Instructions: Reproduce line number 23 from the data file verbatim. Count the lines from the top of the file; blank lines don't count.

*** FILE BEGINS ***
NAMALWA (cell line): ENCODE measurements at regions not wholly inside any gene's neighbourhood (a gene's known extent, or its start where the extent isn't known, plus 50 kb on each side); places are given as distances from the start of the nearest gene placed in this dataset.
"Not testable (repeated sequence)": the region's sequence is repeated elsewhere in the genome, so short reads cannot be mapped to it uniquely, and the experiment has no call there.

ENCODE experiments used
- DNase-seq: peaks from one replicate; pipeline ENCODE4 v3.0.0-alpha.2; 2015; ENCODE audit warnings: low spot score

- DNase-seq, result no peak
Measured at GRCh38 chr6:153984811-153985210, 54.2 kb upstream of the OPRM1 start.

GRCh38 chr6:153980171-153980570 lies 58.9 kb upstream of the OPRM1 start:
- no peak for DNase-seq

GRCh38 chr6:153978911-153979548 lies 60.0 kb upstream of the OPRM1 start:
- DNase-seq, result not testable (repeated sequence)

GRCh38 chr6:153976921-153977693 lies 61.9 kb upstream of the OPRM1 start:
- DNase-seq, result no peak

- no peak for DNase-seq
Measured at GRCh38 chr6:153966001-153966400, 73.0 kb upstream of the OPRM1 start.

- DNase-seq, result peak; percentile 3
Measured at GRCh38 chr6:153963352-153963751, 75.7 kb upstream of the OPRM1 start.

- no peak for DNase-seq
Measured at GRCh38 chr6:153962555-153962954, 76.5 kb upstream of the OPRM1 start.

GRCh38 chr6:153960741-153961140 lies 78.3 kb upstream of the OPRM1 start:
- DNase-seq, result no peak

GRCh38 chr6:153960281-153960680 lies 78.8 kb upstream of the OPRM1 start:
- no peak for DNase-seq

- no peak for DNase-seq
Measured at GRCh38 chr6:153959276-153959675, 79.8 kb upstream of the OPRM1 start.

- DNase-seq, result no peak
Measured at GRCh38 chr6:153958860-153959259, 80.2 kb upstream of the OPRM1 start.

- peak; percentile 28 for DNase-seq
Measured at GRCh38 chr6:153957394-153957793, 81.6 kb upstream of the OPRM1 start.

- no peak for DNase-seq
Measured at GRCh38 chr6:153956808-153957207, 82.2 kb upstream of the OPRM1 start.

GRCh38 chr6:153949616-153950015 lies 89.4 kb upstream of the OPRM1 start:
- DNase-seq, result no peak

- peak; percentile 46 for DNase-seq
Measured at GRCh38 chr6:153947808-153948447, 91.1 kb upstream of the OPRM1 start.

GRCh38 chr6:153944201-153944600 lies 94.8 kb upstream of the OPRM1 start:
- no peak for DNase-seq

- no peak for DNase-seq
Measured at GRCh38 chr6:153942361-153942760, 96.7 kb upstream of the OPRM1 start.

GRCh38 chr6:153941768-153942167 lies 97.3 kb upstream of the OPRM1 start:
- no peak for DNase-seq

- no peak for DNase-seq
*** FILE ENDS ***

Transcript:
- no peak for DNase-seq